The King of Lebanon sends his forces against al-Masri, the chief of Fatah Islam, an al-Qaeda cell, and against Hzb'Allah; against both Shia and Sunni. Must it be magic in the land of the Cedars?
===========================

And why did al-Qaeda, via a... (Below threshold)
kim:

And why did al-Qaeda, via al-Masri, kill Foley in Jordan in 2002? Jordan, who knew a lot about Africa was there with(strike with it should be at the same time as) Val Plame, or something like that.
===========================================

er, that should be Foley wh... (Below threshold)
kim:

er, that should be Foley who knew a lot about Africa. He was a big USAID guy, probably knew a lot about markets, even sub rosa ones.
=========================================

And we know from eRiposte's... (Below threshold)
kim:

And we know from eRiposte's elegant scholarship that the French discovered an active black market in Yellow Cake in Africa, in 1999.
===========================================

Ah, the turn of the century... (Below threshold)
kim:

Ah, the turn of the century, right about the time Joe Wilson made the first of four, yes, count 'em, four trips to Africa for the CIA, only two of which are well publicized.
==================================

Oyster,I'm familia... (Below threshold)
Heralder:

Oyster,

I'm familiar with Icewind Dale and the Drizzt character, but I've never actually read the books. I'll need to add that to my reading list (which is freaking huge)

Funny about the lobstrosities and tooter fish, I always feel odd when I hear Elton John singing "Someone saved my life tonight".

Khan, douane, Liby, yawn.<b... (Below threshold)
kim:

Khan, douane, Liby, yawn.
Niger bake's gateaux jaune.
Let us pray,
A beast's at bay,
Besides Mediterraune.
=========================

Yah, count George RR Martin... (Below threshold)
jim:

Yah, count George RR Martin as my vote for the greatest current living fantasy writer. And Zelazny is definitely a high mark IMHO.

As for nations, faith is earned by the people to the degree that the governments can keep their word. This includes force of arms, but also their promises. Getting the electric, water, and sewage functioning back to pre-2002 levels would go a long way towards making things in Iraq settle down.

But no matter who's in charge, the problem that remaines is Sunnis and Shiites want each other dead, dead, dead, and would then follow their dead enemies into Hell to shoot them a few more times.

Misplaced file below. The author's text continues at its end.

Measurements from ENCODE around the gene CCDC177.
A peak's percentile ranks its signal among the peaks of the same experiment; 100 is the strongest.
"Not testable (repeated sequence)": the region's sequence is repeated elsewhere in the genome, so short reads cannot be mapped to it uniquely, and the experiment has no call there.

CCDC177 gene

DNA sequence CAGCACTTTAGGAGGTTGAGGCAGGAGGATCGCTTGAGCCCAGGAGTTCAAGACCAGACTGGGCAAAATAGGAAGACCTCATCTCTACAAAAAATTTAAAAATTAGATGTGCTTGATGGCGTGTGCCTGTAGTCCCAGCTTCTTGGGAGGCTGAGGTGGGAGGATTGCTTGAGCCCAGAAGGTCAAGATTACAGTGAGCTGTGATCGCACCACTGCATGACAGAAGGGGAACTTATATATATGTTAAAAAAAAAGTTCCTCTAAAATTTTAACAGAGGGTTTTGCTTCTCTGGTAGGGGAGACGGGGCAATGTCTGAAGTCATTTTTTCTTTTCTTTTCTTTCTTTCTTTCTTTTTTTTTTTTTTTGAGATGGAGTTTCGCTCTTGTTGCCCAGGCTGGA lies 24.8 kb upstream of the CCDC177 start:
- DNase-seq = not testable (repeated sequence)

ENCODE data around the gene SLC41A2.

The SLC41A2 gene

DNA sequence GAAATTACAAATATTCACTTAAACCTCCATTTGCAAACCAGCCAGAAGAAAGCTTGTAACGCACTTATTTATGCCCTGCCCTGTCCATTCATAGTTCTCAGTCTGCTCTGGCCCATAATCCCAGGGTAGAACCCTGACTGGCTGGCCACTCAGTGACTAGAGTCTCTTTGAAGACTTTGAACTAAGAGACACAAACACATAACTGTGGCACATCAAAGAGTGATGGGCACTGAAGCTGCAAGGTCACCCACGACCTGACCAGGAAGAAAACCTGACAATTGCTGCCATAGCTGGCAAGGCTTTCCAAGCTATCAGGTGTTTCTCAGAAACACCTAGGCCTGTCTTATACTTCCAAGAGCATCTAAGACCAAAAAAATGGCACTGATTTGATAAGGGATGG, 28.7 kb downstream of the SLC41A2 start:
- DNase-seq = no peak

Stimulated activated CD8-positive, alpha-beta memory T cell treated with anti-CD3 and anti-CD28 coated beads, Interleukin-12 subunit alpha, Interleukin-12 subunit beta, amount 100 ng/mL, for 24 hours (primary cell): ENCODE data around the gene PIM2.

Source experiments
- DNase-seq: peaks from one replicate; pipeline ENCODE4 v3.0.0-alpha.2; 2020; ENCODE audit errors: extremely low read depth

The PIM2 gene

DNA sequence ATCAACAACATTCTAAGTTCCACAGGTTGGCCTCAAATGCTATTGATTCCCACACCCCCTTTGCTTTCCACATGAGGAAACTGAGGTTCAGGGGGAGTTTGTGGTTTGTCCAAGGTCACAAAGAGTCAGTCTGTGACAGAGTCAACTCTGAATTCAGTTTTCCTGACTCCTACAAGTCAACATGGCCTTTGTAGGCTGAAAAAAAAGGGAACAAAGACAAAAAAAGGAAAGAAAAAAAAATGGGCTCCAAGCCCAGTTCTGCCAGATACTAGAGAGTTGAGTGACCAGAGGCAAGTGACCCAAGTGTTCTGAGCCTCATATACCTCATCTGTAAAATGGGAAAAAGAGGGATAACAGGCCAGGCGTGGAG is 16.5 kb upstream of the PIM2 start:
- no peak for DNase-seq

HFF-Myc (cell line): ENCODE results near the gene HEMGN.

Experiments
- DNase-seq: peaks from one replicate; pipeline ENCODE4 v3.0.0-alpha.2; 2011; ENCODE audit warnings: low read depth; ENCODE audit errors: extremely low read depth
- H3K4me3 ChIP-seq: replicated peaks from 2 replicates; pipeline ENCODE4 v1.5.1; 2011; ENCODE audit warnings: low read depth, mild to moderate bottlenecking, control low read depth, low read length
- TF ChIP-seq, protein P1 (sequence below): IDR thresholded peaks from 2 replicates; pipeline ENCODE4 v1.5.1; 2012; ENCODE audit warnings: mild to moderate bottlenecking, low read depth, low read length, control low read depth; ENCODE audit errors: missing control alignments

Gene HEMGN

I thought Eddings first stu... (Below threshold)
Rich:

I thought Eddings first stuff was good,but I just read the Dreamers series and it sucked. I was never so glad as to get into Robin Hobbs new series Soldiers Son...also reading L.E.Modsitt's Corean Chronicles...two of my favorite authors there. RR Martin is another great one.

good point about the state ... (Below threshold)
ke_future:

good point about the state holding the monopoly of force, jay

Eddings was my introduction to fantasy. i've had to eplace a couple of the begarion books i have because i had read them too much.

zelazny was awesome. his death shook the world as far as i am concerned.

as far as current fantacy authors? it's kinda hard to say since many of them have just been pumping out fomulistic books. i like glen cook (the original Black Company books and his recent Tyrannies of Night series). Robert Jordan, just because i like insanely complicated plots. heather gladney wrote the first first person narrative i enjoyed. wish she would have had the opportunity to finish her trilogy. heh, i just realized i could go on and on about this.

fictional stories, history, and politics are my favorite hobbies away from the card tables.

It's al-Absi, not al-Masri,... (Below threshold)
kim:

It's al-Absi, not al-Masri, and it it Fatah al-Islam. Keep your eye on this little AQ cell in a Palestinian refugee camp north of Beirut.
=====================================

Scrapiron's heard about it,... (Below threshold)
kim:

Scrapiron's heard about it, too. The Lebanese Army fighting an al-Qaeda cell led by the assassin, possibly, of the American, Foley, in Jordan, in 2002.
==================================